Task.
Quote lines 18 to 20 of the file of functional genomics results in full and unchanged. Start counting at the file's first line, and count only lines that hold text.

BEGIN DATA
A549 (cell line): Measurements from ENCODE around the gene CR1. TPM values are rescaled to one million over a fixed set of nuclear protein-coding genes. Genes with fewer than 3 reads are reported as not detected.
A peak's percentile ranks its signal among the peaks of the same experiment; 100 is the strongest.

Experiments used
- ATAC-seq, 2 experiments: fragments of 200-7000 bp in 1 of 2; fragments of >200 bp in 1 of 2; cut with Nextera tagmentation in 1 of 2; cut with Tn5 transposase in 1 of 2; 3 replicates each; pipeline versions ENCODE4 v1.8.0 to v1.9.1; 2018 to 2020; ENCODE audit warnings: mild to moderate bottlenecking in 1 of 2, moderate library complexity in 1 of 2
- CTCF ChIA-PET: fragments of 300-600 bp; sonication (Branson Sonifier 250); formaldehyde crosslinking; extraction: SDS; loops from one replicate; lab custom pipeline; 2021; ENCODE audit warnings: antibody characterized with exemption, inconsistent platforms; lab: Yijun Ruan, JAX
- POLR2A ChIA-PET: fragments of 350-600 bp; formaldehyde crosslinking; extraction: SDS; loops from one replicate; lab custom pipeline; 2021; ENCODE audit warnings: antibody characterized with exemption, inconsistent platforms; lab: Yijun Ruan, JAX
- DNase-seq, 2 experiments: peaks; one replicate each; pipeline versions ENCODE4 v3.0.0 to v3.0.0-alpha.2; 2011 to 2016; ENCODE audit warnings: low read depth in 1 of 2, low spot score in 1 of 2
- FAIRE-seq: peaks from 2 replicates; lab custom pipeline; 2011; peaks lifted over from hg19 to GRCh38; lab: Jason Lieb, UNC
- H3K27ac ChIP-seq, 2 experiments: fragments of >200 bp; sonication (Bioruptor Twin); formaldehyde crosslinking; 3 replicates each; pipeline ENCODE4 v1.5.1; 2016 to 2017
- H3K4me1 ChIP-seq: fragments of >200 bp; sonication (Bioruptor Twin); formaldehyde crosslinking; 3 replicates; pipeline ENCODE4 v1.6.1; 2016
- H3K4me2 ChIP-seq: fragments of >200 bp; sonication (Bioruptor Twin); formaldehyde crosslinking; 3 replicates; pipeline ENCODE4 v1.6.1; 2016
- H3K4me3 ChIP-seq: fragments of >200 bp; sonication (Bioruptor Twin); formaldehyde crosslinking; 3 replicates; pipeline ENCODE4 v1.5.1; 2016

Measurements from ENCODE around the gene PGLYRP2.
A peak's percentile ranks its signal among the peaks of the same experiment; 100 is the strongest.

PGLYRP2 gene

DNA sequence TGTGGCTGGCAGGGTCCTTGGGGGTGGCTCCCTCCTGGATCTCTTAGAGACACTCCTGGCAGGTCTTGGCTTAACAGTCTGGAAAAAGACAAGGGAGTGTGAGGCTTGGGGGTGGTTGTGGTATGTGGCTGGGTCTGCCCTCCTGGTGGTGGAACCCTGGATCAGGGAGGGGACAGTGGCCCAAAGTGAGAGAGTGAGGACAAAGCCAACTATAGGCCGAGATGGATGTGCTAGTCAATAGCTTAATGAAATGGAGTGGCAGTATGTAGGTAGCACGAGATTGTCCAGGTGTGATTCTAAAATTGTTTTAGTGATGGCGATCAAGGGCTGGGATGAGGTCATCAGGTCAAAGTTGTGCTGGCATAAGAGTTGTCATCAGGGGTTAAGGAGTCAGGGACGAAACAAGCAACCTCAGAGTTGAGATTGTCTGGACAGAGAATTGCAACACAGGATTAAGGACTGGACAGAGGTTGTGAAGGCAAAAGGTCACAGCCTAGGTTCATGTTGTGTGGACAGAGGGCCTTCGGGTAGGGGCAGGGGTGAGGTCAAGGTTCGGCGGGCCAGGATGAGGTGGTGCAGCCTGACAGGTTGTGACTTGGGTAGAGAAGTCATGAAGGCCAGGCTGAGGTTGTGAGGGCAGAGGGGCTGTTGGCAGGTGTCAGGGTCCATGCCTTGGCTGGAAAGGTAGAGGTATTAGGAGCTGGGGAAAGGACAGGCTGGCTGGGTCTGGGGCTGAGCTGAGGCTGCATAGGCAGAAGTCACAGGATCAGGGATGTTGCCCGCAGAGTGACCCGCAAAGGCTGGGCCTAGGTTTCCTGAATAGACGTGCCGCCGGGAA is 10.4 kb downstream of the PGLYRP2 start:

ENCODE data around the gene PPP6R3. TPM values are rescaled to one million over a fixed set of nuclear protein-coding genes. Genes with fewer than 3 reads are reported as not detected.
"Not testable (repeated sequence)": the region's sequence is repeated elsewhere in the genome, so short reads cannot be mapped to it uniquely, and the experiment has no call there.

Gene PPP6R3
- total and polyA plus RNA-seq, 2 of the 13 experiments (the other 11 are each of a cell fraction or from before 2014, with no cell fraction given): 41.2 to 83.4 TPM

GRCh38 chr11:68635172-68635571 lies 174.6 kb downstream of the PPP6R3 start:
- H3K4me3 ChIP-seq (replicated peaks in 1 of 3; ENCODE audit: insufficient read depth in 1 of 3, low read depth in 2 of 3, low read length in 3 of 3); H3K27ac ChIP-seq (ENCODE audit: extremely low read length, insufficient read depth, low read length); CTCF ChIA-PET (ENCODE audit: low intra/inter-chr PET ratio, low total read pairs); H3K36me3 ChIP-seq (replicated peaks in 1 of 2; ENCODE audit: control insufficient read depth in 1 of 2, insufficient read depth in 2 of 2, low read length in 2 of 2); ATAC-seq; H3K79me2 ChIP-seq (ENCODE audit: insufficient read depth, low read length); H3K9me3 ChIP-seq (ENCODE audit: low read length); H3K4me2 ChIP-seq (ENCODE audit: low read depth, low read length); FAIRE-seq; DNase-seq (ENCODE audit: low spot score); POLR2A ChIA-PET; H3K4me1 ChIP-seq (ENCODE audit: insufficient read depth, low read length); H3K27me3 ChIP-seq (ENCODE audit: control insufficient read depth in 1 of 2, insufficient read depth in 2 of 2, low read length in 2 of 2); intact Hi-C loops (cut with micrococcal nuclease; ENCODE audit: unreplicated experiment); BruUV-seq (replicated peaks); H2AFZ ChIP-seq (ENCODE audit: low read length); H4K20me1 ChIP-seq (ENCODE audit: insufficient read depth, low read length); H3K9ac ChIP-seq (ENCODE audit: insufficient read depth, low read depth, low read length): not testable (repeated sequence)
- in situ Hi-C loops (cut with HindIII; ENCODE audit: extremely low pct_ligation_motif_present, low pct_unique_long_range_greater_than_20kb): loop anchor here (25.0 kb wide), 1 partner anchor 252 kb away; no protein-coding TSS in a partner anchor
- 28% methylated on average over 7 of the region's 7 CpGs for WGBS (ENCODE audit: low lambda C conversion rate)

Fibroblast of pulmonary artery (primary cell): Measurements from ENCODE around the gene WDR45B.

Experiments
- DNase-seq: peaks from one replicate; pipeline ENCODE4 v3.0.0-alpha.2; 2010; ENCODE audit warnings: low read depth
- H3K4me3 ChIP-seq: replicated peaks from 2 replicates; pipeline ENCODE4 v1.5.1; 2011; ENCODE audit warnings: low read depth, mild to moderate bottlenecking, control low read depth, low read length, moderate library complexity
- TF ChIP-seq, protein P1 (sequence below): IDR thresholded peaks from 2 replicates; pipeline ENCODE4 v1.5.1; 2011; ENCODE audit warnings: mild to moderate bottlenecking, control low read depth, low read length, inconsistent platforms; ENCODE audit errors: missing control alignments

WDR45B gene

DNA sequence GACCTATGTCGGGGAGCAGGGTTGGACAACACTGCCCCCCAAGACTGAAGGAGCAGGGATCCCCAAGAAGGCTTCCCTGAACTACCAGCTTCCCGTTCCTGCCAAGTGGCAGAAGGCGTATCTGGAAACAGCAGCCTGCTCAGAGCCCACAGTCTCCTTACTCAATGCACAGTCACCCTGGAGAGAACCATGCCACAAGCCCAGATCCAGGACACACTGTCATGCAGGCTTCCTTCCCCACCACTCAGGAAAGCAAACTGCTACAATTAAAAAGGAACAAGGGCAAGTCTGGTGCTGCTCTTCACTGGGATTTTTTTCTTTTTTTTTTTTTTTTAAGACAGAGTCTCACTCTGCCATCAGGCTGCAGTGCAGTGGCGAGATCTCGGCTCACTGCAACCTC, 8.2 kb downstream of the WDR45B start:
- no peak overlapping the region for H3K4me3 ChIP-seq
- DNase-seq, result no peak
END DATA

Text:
"Not testable (repeated sequence)": the region's sequence is repeated elsewhere in the genome, so short reads cannot be mapped to it uniquely, and the experiment has no call there.

Gene PPP6R3
- total and polyA plus RNA-seq, 2 of the 13 experiments (the other 11 are each of a cell fraction or from before 2014, with no cell fraction given): 41.2 to 83.4 TPM